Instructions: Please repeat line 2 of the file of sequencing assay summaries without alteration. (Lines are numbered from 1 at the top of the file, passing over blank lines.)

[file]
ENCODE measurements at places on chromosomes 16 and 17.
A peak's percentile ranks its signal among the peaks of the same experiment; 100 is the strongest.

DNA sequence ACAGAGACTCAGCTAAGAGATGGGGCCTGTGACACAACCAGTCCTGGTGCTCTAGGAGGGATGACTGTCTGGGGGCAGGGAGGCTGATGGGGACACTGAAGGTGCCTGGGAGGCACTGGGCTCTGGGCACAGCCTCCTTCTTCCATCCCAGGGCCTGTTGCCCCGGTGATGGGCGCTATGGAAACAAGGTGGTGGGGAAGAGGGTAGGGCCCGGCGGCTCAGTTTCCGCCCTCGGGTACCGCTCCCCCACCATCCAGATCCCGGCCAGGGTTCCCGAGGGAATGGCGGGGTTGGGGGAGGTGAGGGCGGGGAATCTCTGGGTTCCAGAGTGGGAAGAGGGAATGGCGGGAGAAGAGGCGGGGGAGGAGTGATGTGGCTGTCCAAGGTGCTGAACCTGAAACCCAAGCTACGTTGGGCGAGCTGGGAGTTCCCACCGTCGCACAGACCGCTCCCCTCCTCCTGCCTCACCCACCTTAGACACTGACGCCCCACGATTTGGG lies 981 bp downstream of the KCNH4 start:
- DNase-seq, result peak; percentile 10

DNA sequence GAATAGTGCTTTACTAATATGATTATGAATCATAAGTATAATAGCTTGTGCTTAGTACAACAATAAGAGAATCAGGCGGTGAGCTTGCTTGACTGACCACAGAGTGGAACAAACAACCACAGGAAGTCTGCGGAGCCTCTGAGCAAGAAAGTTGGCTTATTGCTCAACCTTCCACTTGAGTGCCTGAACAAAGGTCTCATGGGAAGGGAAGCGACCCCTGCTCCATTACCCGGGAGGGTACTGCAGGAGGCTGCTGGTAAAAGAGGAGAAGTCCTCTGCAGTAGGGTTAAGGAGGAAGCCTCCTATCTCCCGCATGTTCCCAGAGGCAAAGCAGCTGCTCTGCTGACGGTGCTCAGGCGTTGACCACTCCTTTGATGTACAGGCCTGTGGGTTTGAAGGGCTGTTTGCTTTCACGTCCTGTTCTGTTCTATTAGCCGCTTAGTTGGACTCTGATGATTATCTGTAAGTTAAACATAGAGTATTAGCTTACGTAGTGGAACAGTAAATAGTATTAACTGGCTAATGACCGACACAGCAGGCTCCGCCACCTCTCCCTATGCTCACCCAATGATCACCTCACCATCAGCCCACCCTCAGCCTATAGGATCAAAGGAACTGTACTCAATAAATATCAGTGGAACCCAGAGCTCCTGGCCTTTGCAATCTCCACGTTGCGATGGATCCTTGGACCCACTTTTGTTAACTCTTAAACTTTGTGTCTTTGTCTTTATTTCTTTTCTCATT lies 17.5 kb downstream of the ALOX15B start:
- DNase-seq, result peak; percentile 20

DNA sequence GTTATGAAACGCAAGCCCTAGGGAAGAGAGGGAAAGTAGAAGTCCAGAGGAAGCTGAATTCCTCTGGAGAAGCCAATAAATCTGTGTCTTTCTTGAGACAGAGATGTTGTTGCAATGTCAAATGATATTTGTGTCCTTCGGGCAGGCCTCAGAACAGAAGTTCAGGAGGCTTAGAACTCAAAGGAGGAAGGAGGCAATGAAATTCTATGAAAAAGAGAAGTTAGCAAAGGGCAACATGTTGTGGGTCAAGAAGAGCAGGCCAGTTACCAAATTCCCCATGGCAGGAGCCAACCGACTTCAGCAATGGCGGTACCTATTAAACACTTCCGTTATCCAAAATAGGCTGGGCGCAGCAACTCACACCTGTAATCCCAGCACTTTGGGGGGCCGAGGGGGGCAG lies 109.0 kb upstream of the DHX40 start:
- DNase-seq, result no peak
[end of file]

A peak's percentile ranks its signal among the peaks of the same experiment; 100 is the strongest.